Halilaj worked with his mother in Kosovo over many months to make these monumental sculptures. Their collaborative process evokes powerful familial ties between mother and son and at the same time questions gender roles and cultural identities, both in general and specifically in Kosovo which remains a strongly patriarchal society. The materials, including locally sourced traditional antique Kosovar carpets, reference Halilaj’s use of historical artefacts in his practice, grounding the work in the particular context of his home country. Personal biography is a central element of the artist’s approach, with fragments of family history confronting broader themes of absence, loss and a sense of belonging. He has spoken of childhood memories of chasing moths around light bulbs in his family home in the Skenderaj region of Kosovo – a home which was destroyed during the Kosovo War (1998–9). In reference to the inexplicable actions of moths, which – as positively phototactic creatures – are attracted to (often dangerous) sources of illumination, the sculptural insects in Do you realise there is a rainbow even if it’s night!? are installed near to flickering light bulbs. The insects’ long trains are reminiscent of the elegant long frills on the ends of the wings of Luna moths, which spin during flight confusing predators and helping them to evade attack. Despite their large-size, Halilaj’s fabric creatures seemingly evoke fragility, chaos and mortality.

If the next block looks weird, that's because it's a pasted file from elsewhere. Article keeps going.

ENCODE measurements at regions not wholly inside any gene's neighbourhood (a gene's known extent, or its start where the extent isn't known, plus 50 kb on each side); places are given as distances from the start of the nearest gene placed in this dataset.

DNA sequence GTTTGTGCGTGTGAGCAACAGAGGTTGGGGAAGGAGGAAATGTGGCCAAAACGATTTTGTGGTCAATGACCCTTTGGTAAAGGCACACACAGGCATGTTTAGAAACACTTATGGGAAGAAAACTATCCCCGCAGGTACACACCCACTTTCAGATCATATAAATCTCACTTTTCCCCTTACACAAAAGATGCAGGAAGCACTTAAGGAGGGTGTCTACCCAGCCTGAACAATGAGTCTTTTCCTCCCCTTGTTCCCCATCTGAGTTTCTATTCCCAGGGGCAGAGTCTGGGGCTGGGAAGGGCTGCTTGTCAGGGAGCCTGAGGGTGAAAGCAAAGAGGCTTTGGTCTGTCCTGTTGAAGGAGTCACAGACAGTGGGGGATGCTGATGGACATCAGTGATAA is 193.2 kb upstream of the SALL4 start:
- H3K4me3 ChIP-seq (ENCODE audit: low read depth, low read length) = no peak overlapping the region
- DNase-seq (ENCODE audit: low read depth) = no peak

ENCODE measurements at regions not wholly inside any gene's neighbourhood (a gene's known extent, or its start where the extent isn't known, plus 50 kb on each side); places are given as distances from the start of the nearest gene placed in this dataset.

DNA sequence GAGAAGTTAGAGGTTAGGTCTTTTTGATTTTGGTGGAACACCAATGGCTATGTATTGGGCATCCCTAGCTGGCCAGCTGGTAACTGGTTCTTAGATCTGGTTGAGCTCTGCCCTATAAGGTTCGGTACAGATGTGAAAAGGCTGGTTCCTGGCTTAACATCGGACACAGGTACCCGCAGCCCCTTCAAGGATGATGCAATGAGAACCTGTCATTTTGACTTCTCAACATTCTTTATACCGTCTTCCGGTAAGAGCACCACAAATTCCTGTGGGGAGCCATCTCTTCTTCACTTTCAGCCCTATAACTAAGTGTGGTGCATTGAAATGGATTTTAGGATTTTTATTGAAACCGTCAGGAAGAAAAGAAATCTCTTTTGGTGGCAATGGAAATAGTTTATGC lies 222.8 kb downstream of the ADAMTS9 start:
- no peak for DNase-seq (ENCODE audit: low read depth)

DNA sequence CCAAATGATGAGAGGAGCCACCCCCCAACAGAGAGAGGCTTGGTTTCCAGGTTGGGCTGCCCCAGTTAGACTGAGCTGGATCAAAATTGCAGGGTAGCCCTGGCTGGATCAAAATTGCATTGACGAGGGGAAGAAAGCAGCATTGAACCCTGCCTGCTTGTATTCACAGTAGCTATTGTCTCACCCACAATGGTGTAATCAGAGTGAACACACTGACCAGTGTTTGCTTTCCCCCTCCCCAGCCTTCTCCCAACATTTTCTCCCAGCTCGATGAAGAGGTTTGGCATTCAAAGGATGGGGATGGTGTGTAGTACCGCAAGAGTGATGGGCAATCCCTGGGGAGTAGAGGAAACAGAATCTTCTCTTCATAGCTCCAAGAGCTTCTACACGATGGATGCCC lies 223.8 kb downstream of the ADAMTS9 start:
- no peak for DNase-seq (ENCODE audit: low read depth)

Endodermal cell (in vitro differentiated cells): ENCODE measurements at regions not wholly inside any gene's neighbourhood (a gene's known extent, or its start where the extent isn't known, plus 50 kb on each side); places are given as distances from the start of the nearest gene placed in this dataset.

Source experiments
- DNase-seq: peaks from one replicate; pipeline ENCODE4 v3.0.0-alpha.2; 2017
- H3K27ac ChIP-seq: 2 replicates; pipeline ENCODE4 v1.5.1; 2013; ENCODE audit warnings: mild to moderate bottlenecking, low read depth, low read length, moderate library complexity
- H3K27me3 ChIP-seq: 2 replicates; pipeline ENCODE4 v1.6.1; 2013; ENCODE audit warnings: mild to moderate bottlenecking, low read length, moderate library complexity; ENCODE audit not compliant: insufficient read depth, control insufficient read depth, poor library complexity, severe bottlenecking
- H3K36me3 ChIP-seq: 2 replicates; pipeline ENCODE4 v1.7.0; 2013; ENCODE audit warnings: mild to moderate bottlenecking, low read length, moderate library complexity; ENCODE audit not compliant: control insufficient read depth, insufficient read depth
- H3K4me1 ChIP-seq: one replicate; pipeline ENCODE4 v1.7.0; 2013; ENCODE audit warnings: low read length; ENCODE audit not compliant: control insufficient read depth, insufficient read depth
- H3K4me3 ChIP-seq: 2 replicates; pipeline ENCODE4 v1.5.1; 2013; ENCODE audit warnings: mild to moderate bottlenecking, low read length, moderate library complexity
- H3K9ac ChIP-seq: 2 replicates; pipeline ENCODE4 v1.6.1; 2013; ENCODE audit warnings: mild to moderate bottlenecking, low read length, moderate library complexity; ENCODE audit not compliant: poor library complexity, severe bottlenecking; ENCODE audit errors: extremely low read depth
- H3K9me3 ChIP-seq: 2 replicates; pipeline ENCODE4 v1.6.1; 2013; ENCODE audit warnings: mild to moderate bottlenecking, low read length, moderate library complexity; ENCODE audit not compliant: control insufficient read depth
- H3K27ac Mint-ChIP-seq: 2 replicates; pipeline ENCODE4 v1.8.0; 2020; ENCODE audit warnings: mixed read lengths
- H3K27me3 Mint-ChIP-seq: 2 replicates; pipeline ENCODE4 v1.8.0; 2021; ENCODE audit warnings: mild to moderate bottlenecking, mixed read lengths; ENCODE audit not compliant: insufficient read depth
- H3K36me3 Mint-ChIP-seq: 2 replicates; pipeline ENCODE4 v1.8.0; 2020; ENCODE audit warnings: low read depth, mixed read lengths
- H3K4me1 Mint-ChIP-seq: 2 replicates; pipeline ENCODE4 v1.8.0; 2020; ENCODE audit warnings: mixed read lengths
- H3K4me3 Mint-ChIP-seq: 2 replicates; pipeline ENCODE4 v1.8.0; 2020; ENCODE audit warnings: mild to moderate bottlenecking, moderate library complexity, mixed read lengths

Like many of the titles of his works, the sentence that forms this installation’s title is taken from one of the artist’s poems, published in his book of course blue affects my way of shitting (Chert, Berlin 2014). The title Do you realise there is a rainbow even if it’s night!? refers to the beauty that sometimes remains hidden and is discovered unexpectedly in life. The analogy is with the wings of night moths that are superficially just grey or brown on top but hide colourful patterns underneath (like the tails of the moths in Halilaj’s work). The exclamatory question in the title becomes an invitation from the artist to the audience to look beyond appearances and discover the true essence and beauty of reality.